Saturday, November 15, 2008

Writing Novels in Thirty Days at the WriterHouse

For many of us, just reading an entire novel can be a daunting task, but a group of local writers are taking part in a nationwide contest where they have to write a novel--and they have to do it in thirty days.

November is National Novel Writing Month, and the WriterHouse in Charlottesville is giving aspiring writers a place to speed-write their 50,000 page manuscript.

This year, the WriterHouse is opening its doors to all participants.

50,000 words is about 175 pages. Liz Tidwell is already at 40,000 words.

"I expect that it will be 70,000 eventually," said Tidwell.

The contest gets people writing and the emphasis is on quantity of words, not necessarily quality. Published author Christie Strick says so much of writing is about getting started.

"So often you try to write at home and you're so easily distracted by everything that happens during the day," explained Strick, the President and a founding member of the WriterHouse. "Anything you can do to avoid writing you'll do."

Another founding member of the WriterHouse wrote a novel before but,

"Not in thirty days," said Rachel Unkefer, Vice-President with a laugh,"I've spent the last four or five years writing a novel and I'm on my third draft of that novel, but I set that aside for November."

They offer writing courses and space for writers to interact with others. For some, the social aspect motivates them to get through the difficult contest.

"This is the halfway point," said Tidwell. "I thought it would probably be a good idea to meet some people who are also participating in the project."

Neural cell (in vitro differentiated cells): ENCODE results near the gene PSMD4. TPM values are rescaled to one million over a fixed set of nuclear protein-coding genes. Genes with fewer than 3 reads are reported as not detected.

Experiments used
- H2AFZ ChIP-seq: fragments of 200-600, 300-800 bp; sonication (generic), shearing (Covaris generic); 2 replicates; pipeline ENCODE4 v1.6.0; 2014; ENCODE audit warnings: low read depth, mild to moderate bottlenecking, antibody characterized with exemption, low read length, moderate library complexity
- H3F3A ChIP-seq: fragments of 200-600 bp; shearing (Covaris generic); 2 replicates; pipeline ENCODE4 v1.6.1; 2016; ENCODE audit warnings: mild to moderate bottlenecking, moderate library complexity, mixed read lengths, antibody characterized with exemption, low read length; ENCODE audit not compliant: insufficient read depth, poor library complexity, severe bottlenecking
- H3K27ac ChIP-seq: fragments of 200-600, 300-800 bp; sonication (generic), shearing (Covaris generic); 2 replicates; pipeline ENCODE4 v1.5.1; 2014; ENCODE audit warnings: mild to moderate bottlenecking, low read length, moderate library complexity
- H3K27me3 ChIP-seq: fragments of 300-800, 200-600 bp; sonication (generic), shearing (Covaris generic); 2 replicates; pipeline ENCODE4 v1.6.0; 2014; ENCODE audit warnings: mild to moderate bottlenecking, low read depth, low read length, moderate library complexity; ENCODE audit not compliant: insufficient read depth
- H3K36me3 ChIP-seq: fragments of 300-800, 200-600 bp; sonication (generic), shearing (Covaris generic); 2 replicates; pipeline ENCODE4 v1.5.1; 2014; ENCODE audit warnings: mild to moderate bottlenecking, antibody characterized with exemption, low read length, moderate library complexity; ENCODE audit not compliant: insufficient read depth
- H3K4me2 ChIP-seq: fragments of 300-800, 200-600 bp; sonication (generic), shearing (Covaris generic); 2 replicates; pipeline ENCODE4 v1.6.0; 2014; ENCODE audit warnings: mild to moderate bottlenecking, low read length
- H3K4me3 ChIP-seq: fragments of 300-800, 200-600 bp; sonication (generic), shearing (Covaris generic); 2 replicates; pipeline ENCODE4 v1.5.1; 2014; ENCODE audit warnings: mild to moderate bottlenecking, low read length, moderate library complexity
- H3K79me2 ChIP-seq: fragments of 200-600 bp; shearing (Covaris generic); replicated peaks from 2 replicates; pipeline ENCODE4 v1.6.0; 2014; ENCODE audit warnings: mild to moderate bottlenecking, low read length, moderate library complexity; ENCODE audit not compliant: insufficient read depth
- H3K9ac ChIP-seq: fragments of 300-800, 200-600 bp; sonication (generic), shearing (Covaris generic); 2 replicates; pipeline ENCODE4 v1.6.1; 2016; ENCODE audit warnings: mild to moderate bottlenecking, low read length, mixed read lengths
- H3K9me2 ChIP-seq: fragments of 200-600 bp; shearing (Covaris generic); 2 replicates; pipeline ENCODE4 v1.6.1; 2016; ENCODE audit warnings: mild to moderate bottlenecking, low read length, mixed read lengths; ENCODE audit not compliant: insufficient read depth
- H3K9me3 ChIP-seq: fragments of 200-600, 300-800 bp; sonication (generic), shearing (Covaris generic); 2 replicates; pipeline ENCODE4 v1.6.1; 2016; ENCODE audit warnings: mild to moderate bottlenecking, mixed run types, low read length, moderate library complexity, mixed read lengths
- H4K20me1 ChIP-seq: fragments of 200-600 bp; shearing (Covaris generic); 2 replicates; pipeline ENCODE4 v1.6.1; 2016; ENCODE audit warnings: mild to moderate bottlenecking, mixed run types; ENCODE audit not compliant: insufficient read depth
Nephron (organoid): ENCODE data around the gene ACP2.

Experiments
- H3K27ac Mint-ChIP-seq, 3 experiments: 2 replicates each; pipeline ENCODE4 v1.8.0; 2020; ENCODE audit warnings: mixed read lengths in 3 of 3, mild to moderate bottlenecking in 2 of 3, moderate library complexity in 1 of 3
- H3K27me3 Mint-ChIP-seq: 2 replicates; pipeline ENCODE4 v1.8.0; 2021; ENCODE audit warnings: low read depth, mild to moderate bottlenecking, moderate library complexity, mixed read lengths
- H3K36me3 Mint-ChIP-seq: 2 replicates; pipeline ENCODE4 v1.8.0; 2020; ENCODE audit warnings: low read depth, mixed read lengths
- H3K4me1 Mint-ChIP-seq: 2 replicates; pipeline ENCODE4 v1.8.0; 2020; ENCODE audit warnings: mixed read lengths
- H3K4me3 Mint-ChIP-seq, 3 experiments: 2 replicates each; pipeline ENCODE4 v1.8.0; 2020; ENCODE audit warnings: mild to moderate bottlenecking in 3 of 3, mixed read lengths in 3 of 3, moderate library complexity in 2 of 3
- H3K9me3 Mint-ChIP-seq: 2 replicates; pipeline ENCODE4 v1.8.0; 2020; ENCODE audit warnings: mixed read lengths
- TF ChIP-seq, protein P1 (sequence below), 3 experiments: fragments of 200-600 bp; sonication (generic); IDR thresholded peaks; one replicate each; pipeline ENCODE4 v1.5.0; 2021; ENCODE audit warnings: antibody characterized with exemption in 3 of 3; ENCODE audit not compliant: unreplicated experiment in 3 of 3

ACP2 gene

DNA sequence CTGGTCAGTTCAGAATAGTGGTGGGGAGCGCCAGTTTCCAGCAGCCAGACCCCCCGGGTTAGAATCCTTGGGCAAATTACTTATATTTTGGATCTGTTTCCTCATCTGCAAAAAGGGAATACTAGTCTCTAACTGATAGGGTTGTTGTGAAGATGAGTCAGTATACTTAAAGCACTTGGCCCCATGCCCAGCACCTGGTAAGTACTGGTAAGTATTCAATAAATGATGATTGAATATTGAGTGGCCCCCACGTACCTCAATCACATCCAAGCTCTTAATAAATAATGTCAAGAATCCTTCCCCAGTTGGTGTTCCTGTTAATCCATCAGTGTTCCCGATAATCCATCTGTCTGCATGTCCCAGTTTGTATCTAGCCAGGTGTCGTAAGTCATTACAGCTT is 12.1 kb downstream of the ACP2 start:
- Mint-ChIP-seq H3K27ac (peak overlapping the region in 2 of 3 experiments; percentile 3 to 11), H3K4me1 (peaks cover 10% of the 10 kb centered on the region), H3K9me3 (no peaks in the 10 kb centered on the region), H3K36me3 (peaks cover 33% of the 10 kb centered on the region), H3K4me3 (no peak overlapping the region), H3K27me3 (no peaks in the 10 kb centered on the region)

Louise Ball, a WriterHouse member has already written 30,000 words, which is 5,000 ahead of schedule.

"I've thought about doing this every year, but I've never really had a reason to knuckle down and do it, so I had a go at it last year, and I really enjoyed it. I decided I would definitely do it this year."

Louise is a former Microbiologist and she spends about three hours a day writing. This year she's determined to submit a finished work.

"I'm doing OK I'm five thousand words ahead, but my goal this year is to finish the story and,actually, my last two words are going to be 'the end'," said Ball.

It's not too late to sign up for the National Novel Writing Contest. Click here to find out how you can sign up.

The WriterHouse offers courses in writing taught by graduates of creative writing programs. The winter schedule is already posted and discounts are being offered. To sign up for classes click here

[Bianca Spinosa / Charlotesville Local News]

No comments:

Post a Comment